Broadway Business Improvement District (BBID), formally established
on August 25, 1986, is an organization born from the collective
conscience of the Nutana merchants in Saskatoon. The purpose of
the association is to support and advance the interests of all businesses
situated within the boundaries of the Broadway district. The BBID
also strives to encourage and promote good community relations within
the district and surrounding area. A variety of activities are undertaken
yearly to ensure that these goals are met: facilitating business
advertising, planning promotional events, maintaining frequent communications
and strong relations amongst merchants, affecting physical improvements
to public land and voicing the concerns of the collective merchant
group to municipal government.
The logo of the cat on a roof, playfully batting at the Broadway name, is a familiar sight on Broadway. So where did that cat come from and why is it allowed to mess with Broadway?
The logo was developed in August of 1997 by Christian Jensen Communications Design. They were approached by the board of the Broadway Business Improvement District (BBID), who felt their previous logo was perhaps too limited as a representation of what the BBID had become since its revival after the 1970s and 1980s.
Christian Jensen lived and worked on Broadway, and so was very attuned to the street. He remembers they worked with Heather Larson, then Executive Director of the BBID (who liked cats). Christian thought they needed a logo that spoke of “a fun place, but a cool place; also, a place where you could dare to be yourself” — playful or aloof, as the mood took you.
They considered many possibilities to represent this spirit, “but none captured it more than the personality of a cat,” Christian says. “The image of the cat ‘playing’ with the type in the word Broadway represents our area’s willingness to be inclusive, accepting, accommodating, and a place where you can come and feel at ease.
“The cat also represents the many different types of people who live and work here. Cats can be elusive one moment and playful the next, elegant in the morning and rolling in the dirt in the noon sunshine — it’s all good!”
“It’s very satisfying to see that it has lasted so long and become so much a part of the history of Broadway.”
Sarah Marchildon, current BBID Executive Director, adds that she likes the associations that cats call to mind, as great representation of our district: “the independent demeanor, cool-cats with a laid-back, jazz feel, the playfulness of paw batting, the local meandering of a cat...” But her favourite irony about the Broadway cat logo is “the fact that so many business owners bring their dogs to work! Although I have in the past, it’s been a while since I’ve met a business-cat on Broadway! I guess it's all us cool-cats that make the collective community great." And so, the BBID continues to allow the cat to mess with our favourite word.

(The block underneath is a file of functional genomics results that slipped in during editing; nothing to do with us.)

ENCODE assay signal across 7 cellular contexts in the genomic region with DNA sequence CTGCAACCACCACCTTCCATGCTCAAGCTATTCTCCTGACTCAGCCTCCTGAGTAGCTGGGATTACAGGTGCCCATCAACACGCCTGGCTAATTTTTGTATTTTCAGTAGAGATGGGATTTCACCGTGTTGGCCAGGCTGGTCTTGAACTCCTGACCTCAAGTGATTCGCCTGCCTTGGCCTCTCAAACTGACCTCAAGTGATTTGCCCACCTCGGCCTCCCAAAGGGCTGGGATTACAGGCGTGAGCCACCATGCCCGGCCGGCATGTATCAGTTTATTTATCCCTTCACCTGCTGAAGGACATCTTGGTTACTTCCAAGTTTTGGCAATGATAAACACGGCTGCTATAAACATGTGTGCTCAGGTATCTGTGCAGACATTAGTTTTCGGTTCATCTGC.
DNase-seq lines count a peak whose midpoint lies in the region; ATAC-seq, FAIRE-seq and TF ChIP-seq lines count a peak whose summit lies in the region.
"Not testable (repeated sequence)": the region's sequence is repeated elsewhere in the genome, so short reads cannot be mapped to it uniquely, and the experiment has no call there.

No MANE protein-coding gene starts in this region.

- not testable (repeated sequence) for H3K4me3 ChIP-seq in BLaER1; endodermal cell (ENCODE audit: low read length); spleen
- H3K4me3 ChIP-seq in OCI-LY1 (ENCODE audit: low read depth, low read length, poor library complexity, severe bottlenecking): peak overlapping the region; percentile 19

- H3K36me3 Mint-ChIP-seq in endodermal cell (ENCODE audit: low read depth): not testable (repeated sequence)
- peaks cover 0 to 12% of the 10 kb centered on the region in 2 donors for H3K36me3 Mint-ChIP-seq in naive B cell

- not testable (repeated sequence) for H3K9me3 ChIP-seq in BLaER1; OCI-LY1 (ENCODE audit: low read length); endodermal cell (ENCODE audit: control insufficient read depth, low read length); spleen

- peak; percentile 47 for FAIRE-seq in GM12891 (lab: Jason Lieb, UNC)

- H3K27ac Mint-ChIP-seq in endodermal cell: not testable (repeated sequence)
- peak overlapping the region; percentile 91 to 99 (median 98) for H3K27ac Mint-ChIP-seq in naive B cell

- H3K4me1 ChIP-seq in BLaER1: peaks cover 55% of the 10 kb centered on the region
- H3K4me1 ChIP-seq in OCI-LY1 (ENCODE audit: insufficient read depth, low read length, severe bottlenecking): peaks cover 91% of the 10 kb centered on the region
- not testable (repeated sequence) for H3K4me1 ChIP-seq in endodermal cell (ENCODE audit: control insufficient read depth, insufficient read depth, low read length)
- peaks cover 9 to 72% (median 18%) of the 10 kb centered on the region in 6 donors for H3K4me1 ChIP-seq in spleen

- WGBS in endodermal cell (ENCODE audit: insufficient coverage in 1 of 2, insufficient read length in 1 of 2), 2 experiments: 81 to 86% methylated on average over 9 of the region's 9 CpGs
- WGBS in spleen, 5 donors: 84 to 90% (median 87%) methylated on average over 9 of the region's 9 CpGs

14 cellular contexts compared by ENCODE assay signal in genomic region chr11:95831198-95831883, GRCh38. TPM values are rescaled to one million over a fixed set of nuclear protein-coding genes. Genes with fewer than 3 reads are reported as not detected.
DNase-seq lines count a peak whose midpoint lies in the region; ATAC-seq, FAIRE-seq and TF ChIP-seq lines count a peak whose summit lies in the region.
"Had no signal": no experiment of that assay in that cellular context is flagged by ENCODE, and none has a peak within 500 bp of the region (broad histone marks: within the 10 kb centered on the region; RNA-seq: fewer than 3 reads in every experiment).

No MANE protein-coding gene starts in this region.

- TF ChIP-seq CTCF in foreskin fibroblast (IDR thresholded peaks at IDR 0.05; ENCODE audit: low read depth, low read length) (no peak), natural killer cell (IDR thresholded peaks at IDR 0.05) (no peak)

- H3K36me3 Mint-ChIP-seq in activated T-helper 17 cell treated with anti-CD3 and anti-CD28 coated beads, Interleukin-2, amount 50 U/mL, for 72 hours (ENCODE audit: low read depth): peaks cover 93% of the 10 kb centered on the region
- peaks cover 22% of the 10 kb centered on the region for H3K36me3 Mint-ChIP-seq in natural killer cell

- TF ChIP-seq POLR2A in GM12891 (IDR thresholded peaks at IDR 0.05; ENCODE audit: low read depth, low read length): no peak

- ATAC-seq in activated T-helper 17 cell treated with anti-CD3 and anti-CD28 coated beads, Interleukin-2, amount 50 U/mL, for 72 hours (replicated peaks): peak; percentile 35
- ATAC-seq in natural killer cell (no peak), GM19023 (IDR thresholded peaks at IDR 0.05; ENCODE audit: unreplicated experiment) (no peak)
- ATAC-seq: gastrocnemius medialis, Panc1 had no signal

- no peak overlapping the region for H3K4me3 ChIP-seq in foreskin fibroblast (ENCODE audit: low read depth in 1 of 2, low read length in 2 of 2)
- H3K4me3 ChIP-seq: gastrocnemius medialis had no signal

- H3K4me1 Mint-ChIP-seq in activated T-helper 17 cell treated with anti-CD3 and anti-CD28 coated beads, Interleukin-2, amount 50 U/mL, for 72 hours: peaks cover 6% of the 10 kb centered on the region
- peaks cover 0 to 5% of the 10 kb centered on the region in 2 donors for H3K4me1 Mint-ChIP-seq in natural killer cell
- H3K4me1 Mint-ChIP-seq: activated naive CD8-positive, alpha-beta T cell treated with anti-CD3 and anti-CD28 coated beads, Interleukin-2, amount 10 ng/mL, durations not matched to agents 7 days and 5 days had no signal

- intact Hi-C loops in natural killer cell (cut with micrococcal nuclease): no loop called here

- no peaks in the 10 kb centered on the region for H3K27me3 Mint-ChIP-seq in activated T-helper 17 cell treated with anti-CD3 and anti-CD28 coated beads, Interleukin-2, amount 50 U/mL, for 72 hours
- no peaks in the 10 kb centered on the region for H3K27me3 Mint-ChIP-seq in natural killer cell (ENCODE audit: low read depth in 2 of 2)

Written by Victoria Neufeldt, NCA Newsletter Editor, April 2014
History of the BBID
of the first major projects for the BBID was to lobby City Hall
for money to cover half of the approximately $1,100,000 price tag
of refurbishing Broadway as a street. The merchants’ idea
stemmed from a desire to transform a high traffic area into one
that was busy, colorful and economically viable for small neighbourhood
businesses. As Saskatoon’s original commercial district, Broadway
used to be the commercial centre of activity in Saskatoon. With
the establishment of the Downtown and Riversdale areas, commerce
slowly drifted away from Broadway and left in its wake a neighborhood
that was losing its identity as well as its customers. The BBID
was determined to turn that around.
merchants approached City Council with a plan to levy a special
business tax on approximately 140 Nutana businesses to raise the
merchants’ part of the renewal expense. The City would contribute
the balance of the expenses incurred. The plan included cobblestone
medians, park benches, median signs, new paint on the lampposts,
antique style lighting and advertisement posts all coordinated in
the same theme. The style of the street furniture and other amenities
were designed to give Broadway its own sense of community and character
that set it apart from other areas of the City.
theme still runs throughout the many aesthetic improvements on Broadway
Avenue. Ongoing monies from the City’s Urban Design Committee
ensure regular maintenance and upgrades to the existing accessories
as well as funding new streetscape enhancement projects. Heritage
grants also exist for merchants who wish to renovate their buildings
or restore their original facades. Local visitors to the area also
contribute to the growth and maintenance of Broadway in the way
of meter revenues; funds collected in the meters are divvied up
between the BID’s as well as the City’s Streetscape